While some domestic and international charities are making strides in terms of improving their online presence in the digital space, a plethora of philanthropic organizations continue to lack the necessary knowledge, tools or employees to create an atmosphere conducive to helping their mission. Recent reports from sources such as CharityComms and Lloyds Bank’s have confirmed that there is a disconnect between many charities’ digital influence and their goals to help a certain cause.
According to a recent study by CharityComms, 80% of digital professionals agree that maintaining a solid online presence is essential in boosting a charity’s funding, mission and overall philanthropic goals. However, the same professionals from this study also confirm they believe less than 40% of their leaders are aware of this. In addition, a research study conducted by Lloyds Bank’s indicates that charities actually have the lowest score in relation to digital savviness when it comes to rudimentary technological skills.
For many charities that lack digital influence, there is pressure to successfully adapt to this new space as a preventive measure to avoid becoming “obsolete.” Various upper management officials across philanthropic bodies and charities agree that digital is no longer a phase, and is therefore a trend that is here for the long run.
In order to compete within the industry, charities need to give the necessary attention and strategy to effectively shape their digital presence to avoid any missed opportunities, donors or partnerships. In other words, failing to create a digital presence for any charity is detrimental not only to the cause, but to the internal operations that allow the philanthropic body to function altogether.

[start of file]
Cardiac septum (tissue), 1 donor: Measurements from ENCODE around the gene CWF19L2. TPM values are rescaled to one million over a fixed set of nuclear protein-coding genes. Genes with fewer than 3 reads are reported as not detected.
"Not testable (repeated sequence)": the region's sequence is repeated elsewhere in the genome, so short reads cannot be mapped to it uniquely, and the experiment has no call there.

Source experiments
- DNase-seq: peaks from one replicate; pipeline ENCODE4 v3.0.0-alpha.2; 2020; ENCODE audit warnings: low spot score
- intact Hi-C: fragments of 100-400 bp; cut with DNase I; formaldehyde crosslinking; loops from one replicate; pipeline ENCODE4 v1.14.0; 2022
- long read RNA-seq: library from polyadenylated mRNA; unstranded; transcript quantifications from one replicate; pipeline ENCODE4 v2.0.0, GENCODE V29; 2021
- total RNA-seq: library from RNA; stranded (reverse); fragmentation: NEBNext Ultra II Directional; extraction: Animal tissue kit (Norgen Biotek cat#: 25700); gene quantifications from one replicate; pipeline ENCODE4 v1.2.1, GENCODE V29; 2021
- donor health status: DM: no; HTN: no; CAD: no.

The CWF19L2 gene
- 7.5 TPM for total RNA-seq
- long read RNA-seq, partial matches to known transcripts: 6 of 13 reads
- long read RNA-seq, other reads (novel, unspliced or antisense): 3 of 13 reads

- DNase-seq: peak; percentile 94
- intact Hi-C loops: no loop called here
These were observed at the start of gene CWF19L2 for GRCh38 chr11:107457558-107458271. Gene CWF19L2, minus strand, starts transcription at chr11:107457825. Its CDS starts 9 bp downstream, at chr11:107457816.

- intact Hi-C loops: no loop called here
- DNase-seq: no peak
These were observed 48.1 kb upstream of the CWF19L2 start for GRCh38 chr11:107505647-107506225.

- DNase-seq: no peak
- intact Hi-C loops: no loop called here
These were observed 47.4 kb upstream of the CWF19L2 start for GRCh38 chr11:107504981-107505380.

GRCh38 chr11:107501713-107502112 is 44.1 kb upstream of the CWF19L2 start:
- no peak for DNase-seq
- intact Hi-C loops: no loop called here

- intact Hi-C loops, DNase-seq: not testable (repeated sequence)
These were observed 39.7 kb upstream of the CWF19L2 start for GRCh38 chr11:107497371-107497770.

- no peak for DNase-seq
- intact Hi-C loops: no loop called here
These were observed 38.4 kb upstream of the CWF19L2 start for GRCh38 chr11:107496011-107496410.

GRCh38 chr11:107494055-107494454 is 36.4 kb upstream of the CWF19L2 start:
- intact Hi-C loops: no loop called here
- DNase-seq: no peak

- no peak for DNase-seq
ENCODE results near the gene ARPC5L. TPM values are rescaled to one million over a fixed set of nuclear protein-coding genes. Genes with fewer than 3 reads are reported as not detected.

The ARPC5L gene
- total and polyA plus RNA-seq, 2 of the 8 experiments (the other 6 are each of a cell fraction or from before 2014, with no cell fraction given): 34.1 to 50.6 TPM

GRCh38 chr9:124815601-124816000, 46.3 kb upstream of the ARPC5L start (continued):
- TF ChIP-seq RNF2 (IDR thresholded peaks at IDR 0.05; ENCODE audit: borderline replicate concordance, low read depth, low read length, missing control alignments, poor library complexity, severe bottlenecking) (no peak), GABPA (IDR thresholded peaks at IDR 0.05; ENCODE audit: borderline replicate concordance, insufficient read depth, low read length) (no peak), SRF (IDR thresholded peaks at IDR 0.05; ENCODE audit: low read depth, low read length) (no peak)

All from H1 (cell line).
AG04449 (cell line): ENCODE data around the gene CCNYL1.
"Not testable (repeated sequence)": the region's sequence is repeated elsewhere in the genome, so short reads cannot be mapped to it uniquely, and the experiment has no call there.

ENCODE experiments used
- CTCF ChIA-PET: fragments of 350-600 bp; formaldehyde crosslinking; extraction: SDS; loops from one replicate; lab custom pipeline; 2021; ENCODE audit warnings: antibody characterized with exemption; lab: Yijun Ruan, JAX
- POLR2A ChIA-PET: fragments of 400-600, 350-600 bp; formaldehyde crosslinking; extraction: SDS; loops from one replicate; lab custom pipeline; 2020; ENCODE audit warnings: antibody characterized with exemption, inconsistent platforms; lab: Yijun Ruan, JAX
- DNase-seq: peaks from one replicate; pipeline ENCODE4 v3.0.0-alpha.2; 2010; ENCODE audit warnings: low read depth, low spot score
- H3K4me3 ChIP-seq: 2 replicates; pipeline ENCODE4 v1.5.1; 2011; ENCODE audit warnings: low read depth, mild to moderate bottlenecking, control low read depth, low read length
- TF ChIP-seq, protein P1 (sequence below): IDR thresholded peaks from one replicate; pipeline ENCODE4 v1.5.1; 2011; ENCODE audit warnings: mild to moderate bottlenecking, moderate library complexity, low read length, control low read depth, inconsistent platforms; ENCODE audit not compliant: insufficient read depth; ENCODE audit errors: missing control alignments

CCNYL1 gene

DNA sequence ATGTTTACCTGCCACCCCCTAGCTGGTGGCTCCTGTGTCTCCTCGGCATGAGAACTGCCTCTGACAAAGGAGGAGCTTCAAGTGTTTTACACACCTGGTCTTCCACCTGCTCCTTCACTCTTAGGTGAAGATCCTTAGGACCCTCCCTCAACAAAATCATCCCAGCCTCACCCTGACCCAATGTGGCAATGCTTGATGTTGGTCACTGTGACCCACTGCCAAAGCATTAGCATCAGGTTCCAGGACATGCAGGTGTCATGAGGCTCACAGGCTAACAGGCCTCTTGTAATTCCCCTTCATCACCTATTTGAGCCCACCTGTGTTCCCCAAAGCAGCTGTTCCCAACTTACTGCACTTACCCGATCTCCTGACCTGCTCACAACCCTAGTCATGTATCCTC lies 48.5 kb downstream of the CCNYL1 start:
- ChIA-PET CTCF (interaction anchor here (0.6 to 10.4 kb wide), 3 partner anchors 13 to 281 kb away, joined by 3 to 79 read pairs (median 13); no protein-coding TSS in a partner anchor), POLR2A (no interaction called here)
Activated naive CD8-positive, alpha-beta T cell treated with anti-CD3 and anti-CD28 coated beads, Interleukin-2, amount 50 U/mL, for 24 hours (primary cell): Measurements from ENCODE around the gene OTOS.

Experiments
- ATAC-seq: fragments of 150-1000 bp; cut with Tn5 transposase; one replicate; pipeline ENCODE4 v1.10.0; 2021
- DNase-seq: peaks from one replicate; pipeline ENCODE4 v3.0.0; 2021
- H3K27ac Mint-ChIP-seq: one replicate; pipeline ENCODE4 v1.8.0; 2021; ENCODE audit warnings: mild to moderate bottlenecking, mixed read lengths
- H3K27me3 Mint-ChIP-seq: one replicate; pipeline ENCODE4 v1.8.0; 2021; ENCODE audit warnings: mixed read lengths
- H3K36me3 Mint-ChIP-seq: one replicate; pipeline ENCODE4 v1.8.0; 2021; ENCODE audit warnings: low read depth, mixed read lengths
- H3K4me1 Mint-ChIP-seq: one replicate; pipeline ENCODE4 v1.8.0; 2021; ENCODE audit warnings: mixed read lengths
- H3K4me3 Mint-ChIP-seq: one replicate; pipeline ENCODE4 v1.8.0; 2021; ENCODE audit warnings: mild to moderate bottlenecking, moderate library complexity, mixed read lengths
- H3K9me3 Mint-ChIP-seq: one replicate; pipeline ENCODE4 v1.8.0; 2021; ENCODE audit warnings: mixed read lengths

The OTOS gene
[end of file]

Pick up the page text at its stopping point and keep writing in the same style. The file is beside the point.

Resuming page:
Megan Griffith Gray, head of digital and communications at the National Council for Voluntary Organizations, believes that this is the perfect opportunity for organizations in the voluntary/nonprofit sector to recreate how they function on a day to day basis. The NCVO is moving towards a new strategy in the digital sphere, which is focused on service delivery instead of simply publishing content or communication.
The first step to attain some form of digital literacy is to start using technology at a very basic level. This can entail becoming familiar with how social media functions to better understanding how campaign or event hashtags can improve the buzz around your latest charitable event. Tech entrepreneur Mary McKenna says: “If charities are serious about grasping the opportunities that digital presents, they need to start using digital tools as part of their everyday modus operandi.”
It is also in the best interests of the charity to have one person on the trustee board who is digitally savvy and can initiate a culture change geared towards advancing the organization’s mission. As a charity’s online responsibilities are becoming increasingly important, quick decision making is vital on social media platforms that can reach a fairly large audience. Utilizing media and platforms to improve your charity’s digital literacy is the first solid step to help your organization’s goals moving forward in the industry.